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Got a pay hike? Use it judiciously

Professor Calculus: Lifestyle changes are the toughest to implement, so stay conservative till we get back on the 8% growth path, says Vivina Vishwanathan.

business Updated: May 11, 2013 02:15 IST
Vivina Vishwanathan
Vivina Vishwanathan
Hindustan Times

The company is going through tough times. The grim economic scenario has continued to pose challenges of shrinking revenues and expanding costs. We should be thankful that we still have our jobs.

Have you come across such statements in the recent past? Well, over the last two years though job losses have been low, wages across sectors in India have remained almost flat due to slowing economic conditions. Your performance alone doesn’t count for increments and bonuses any more; the company that you work for should also do well for any kind of increments and bonus to be passed on to you.

It’s that time of the year and some of you may have even started getting your increments. So what will you do if your boss surprises you with a 25% pay hike this year despite slowing economic condition? And what if your employer disappoints you with no hikes citing the same reason? What you need to do should depend on how much hike you get.

Below 7%
“Across sectors we expect entry-level salaries to remain stagnant this year compared with the last fiscal,” says says E Balaji, managing director and chief executive officer, Randstad India, an HR service provider. “For employees, hikes would be mostly in single-digits.”

What should you do?

If you get below 7% increment for this fiscal, your current lifestyle will surely take a hit as the figure is below the current inflation levels. “In such a scenario, you will have to cut down on discretionary expenses as tough times are ahead,” says Vishal Dhawan, a Mumbai-based financial planner

Considering the current inflation, a below-7% hike will pinch your pocket as the year unfolds. It also means that it is time for you to invest for the future. “Spending towards skill development will be essential though this may not be the solution for all,” says Dhawan.

Between 7% and 15%
In February, HR firm Aon Hewitt’s survey projected that Indian companies were likely to give 10.3% salary increase on average this fiscal year, but that hasn’t happened so far. “As news of salary increments started coming in, the projection has come down to 8-9%,” says Sandeep Chaudhary, partner, talent and rewards, Aon Hewitt This figure is considered the lowest for the country in a decade except 2009-10.

Most sectors are expected to give a 7-15% increase. “While sectors like FMCG, consumer durables and IT are expected to give double-digit increments of 10-13%, sectors like engineering, manufacturing, infrastructure and services may see hikes in single-digits averaging about 8-9%,” says Balaji.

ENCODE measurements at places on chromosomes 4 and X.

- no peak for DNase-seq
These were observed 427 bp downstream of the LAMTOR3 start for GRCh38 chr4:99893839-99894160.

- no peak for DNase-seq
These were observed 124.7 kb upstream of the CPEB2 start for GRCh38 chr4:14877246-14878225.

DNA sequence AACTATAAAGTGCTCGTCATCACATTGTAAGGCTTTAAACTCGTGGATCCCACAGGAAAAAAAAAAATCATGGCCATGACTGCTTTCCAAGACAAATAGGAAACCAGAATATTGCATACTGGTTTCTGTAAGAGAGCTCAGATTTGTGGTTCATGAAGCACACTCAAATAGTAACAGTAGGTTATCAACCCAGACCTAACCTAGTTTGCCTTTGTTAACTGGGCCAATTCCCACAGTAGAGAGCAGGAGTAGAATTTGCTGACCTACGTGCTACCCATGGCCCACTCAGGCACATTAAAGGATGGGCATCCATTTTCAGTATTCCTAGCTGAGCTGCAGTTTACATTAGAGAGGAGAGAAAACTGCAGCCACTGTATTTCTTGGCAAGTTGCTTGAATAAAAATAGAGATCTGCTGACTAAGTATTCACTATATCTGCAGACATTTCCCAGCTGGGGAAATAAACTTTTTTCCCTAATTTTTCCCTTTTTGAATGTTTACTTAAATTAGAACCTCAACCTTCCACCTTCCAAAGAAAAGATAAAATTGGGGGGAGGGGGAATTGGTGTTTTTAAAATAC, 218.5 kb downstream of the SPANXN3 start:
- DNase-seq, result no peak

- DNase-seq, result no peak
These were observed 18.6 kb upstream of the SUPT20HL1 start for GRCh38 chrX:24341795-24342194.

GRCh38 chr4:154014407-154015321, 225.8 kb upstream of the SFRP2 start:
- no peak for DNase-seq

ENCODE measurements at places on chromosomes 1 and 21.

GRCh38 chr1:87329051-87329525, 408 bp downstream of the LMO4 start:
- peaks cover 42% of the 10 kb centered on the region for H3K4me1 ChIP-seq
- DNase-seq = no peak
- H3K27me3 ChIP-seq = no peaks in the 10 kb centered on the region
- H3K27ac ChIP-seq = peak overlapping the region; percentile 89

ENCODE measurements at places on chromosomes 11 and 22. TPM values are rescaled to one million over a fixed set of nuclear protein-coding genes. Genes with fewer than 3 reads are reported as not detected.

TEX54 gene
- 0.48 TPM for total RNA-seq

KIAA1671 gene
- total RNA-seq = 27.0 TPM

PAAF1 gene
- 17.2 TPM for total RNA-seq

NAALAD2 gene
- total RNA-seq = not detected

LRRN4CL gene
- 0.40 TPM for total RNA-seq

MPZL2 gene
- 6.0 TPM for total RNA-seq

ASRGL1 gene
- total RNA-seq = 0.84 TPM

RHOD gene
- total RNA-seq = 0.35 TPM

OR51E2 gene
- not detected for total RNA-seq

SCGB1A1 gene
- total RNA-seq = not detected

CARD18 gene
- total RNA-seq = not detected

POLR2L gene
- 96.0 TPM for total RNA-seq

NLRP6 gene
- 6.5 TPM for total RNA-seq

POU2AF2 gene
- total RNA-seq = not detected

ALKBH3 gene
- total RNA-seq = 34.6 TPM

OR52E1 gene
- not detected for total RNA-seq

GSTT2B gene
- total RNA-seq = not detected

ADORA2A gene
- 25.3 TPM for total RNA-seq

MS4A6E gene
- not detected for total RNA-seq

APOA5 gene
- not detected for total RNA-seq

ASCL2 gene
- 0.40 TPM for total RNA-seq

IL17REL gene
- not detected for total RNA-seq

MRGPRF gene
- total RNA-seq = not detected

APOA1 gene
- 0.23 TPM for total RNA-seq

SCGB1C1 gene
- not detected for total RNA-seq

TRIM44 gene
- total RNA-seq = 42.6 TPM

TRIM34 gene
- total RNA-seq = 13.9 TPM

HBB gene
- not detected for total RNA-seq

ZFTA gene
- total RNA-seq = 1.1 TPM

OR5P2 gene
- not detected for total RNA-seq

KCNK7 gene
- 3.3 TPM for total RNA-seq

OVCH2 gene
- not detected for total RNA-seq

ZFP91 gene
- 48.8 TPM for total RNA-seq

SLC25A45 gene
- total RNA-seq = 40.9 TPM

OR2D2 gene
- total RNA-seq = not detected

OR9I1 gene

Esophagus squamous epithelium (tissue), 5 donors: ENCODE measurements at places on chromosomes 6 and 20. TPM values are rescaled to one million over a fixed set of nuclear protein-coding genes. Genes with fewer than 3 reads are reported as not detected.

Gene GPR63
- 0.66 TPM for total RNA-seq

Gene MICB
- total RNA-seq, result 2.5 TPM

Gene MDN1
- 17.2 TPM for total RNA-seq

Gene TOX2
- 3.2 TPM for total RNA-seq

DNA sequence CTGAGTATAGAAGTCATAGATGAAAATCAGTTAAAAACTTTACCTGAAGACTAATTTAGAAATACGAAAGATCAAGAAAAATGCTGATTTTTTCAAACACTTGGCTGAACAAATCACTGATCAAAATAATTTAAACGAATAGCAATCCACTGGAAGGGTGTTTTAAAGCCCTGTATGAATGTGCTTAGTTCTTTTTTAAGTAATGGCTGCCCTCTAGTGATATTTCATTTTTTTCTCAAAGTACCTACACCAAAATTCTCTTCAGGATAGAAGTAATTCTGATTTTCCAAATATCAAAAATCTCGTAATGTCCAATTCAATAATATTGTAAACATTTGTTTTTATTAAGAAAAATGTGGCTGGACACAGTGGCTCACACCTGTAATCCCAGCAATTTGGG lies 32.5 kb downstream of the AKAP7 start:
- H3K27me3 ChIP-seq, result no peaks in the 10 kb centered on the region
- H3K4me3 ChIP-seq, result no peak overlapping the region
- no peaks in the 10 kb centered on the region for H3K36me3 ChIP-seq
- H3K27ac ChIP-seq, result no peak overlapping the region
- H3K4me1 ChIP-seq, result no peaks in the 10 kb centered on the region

So, what should you do?

“Though this may seem like a raise, it is not actually one because it is just in line with inflation,” says Suresh Sadagopan, a Mumbai-based financial planner.

Though you will get more money per annum, you will have to continue the same lifestyle considering that prices will keep rising. “If your hike is equal to inflation numbers, then don’t make any changes to your investments as the increase will eat into your expenses,” says Anil Rego, a Bangalore-based financial planner.

Above 15%
You’re obviously in great demand.

“The need to retain talent has pushed companies to be more selective with salary hikes this year instead of deferring them,” says Balaji. “Our annual survey also reflects these sentiments where Indian workforce has rated competitive salary and employee benefits as the most important factor in choosing employers.” Here, then, is the opportunity for you to improve your current lifestyle and investments.

What should you do?

“Considering that you will have the urge to spend, you will have to be aware of mental accounting,” says Dhawan.

Simply put, mental accounting is the tendency to separate money into separate accounts based on a variety of subjective criteria such as the source of the money and intent for each account, which has an effect on consumption decisions and other behaviours.

“If you have got a good raise, try and keep the expenses at the same level and increase your savings exposure,” says Rego. “You can take higher risk by investing in stocks and equity mutual funds. If you have any debt, pay it off.”

No raise
Chances of getting no raise is small, but be prepared for the worst.

What should you do?

In case you don’t get any raise, it is time for you to re-look at your existing portfolio as inflation will eat into your investments. “You need to look for tax-efficient avenues and debt mutual funds as it is tax-efficient if you want to beat inflation,” says Rego. “Don’t take high risk. You will also have to avoid any kind of credit in the year.”

“Your expense should be focused on improving your skill and looking for improving your income,” says Dhawan.

Remember! Lifestyle changes are the toughest to change. So stay conservative till we get back on the 8% growth path.

First Published: May 10, 2013 21:58 IST